Barclays and IBM opt for £35m risk and reward deal

Barclays Bank's £35m deal with IBM for a series of heavyweight IT projects has re-ignited industry debate over the merits of...

Barclays Bank's £35m deal with IBM for a series of heavyweight IT projects has re-ignited industry debate over the merits of "risk and reward" contracts.

Under the three-year deal, announced last week, IBM will share the costs of any project which does not succeed. IBM middleware software will be used in more than 20 Barclays IT projects.

Industry experts said the jury is still out on the merits of complex risk and reward contracts, which could prove too time-consuming for firms involved in smaller projects.

The Barclays IT projects are part of a drive by the high-street bank to remodel its IT infrastructure on Internet technologies.

The risk and reward deal involves the user and supplier clearly defining the risks and rewards and assigning responsibility for them.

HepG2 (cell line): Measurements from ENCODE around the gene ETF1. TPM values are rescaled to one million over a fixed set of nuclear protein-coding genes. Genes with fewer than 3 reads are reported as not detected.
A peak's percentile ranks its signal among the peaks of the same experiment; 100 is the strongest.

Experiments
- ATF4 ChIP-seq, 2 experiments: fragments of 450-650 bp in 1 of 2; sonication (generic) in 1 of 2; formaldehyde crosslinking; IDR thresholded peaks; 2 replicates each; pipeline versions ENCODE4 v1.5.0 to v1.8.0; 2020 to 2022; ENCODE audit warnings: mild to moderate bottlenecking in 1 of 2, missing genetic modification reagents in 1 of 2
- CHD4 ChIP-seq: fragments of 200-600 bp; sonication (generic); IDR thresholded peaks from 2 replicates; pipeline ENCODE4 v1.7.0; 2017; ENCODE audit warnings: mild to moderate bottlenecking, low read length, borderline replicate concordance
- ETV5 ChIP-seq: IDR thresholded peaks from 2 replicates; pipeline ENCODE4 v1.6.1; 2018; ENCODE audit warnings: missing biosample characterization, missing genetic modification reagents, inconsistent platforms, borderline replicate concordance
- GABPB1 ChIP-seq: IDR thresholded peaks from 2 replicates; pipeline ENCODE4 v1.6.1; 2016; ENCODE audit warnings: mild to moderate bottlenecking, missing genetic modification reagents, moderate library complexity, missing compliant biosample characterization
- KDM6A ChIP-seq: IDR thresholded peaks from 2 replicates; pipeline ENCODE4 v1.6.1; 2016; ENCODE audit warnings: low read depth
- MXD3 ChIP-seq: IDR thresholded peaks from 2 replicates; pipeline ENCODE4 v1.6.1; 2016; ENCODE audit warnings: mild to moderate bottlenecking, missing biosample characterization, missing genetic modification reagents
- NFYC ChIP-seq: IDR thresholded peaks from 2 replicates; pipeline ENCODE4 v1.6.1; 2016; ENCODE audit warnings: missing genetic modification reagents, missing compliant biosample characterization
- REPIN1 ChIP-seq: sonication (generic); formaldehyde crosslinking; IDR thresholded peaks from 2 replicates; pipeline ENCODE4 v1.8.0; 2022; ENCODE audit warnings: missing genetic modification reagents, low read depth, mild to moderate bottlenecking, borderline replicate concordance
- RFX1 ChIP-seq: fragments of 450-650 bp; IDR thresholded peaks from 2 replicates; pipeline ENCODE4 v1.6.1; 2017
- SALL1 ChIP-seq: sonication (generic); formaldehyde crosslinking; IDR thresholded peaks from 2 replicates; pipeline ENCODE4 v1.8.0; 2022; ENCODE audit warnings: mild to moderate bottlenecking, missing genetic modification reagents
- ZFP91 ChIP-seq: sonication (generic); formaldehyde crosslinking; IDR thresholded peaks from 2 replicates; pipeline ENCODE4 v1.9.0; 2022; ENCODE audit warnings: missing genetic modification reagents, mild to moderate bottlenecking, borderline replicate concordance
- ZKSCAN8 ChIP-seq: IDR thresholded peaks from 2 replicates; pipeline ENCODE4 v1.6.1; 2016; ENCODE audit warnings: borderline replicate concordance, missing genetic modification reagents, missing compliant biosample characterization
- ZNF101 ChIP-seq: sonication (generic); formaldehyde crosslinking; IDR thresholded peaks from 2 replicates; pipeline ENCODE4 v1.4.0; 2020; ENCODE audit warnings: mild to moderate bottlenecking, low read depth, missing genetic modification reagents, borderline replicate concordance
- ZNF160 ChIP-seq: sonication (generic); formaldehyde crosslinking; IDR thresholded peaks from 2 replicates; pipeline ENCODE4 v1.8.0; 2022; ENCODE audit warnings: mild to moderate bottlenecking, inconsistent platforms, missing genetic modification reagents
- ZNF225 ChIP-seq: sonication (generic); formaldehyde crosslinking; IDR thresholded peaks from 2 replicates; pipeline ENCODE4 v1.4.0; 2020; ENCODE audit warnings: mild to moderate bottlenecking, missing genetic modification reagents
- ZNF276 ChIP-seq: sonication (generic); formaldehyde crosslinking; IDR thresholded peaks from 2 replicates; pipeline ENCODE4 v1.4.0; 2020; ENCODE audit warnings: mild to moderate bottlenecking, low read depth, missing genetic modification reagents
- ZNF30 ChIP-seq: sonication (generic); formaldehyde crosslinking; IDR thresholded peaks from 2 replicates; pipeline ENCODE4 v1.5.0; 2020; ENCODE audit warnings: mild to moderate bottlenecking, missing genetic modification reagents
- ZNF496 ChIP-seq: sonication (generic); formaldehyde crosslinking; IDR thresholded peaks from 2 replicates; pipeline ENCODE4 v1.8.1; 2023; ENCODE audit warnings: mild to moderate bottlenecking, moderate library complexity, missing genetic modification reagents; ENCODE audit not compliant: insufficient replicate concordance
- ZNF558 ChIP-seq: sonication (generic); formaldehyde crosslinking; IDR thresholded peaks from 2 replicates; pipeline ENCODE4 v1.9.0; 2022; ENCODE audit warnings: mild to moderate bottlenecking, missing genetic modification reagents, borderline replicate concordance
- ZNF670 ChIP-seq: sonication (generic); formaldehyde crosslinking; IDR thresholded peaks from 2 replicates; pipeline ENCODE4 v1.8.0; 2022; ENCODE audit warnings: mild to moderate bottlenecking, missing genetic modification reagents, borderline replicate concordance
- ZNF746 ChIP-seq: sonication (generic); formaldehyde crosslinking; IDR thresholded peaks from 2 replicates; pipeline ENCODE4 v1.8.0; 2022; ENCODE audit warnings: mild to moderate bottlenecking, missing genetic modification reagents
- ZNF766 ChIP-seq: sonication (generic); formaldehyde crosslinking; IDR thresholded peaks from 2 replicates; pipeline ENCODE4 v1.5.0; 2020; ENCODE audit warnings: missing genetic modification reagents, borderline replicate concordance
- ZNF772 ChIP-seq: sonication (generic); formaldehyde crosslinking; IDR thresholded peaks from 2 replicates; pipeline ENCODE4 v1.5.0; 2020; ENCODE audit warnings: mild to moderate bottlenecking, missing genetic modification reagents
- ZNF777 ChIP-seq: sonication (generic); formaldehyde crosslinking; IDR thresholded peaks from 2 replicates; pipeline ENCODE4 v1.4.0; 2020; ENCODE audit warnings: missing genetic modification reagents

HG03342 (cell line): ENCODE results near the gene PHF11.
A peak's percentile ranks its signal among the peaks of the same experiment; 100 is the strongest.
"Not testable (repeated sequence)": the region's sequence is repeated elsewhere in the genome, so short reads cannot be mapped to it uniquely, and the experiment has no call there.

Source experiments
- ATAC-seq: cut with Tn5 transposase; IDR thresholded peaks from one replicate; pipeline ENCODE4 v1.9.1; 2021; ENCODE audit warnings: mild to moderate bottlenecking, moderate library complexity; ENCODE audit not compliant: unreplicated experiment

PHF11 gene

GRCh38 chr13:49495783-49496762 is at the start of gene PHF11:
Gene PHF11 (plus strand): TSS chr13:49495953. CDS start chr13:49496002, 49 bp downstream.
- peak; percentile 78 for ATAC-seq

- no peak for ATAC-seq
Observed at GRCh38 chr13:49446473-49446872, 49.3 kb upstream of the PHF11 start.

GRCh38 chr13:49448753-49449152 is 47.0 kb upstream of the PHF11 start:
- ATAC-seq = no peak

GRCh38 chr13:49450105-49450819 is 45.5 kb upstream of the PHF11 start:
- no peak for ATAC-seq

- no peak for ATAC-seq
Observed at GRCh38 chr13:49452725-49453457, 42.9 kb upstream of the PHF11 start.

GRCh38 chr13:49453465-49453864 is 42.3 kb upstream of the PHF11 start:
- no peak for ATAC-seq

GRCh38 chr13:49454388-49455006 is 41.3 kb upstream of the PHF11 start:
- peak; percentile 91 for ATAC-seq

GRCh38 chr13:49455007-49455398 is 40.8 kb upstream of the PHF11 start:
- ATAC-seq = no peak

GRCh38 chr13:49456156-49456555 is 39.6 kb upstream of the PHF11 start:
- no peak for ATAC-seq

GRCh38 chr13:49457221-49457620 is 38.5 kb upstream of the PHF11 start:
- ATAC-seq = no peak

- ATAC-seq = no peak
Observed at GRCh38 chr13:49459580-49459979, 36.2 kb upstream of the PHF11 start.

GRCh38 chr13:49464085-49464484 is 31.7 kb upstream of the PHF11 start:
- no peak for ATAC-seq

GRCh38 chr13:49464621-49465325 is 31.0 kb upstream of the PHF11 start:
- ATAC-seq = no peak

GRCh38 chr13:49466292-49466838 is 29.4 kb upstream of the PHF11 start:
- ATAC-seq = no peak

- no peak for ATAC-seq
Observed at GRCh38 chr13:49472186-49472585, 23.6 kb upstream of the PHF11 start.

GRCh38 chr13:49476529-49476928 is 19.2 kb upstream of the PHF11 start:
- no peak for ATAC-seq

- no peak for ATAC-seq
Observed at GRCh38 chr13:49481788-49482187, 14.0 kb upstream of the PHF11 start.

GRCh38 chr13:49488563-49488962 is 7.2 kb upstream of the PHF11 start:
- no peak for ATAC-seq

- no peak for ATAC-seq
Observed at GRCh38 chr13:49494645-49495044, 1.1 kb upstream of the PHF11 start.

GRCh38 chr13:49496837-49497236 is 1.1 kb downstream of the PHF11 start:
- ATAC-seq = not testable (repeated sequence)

"Risk and reward depends on the level of risk involved," said Danny Jones, programme director for outsourcing consultancy Morgan Chambers.

"The Barclays [£35m deal] is billed as critical to the business and you would want a supplier that gives 110%. But for other less-critical projects you don't need to invest all the time and effort."

A new key project involved in the IBM deal is a new Internet banking and cash management service for medium and large companies. It is due to go live in the first quarter of next year.

The project, which is in its pilot phase, will offer firms with a turnover of more than £1m features they cannot get from more basic online banking services aimed at small business, Barclays claims.

New features planned for the service, Barclays Business Internet Banking (BBIB), include the ability to make batch payments and same-day payments.

"This service is a bit of a rare thing," said Tony Lanser, performance manager for electronic banking at Barclays. "We will be pushing BBIB as an essential part of a business infrastructure."

Customers will access the service through a special Web site, using smartcard technology from Gemplus, for security.

Currently about 45,000 medium to large companies use a direct dial banking service from Barclays, for sending payments via PCs.

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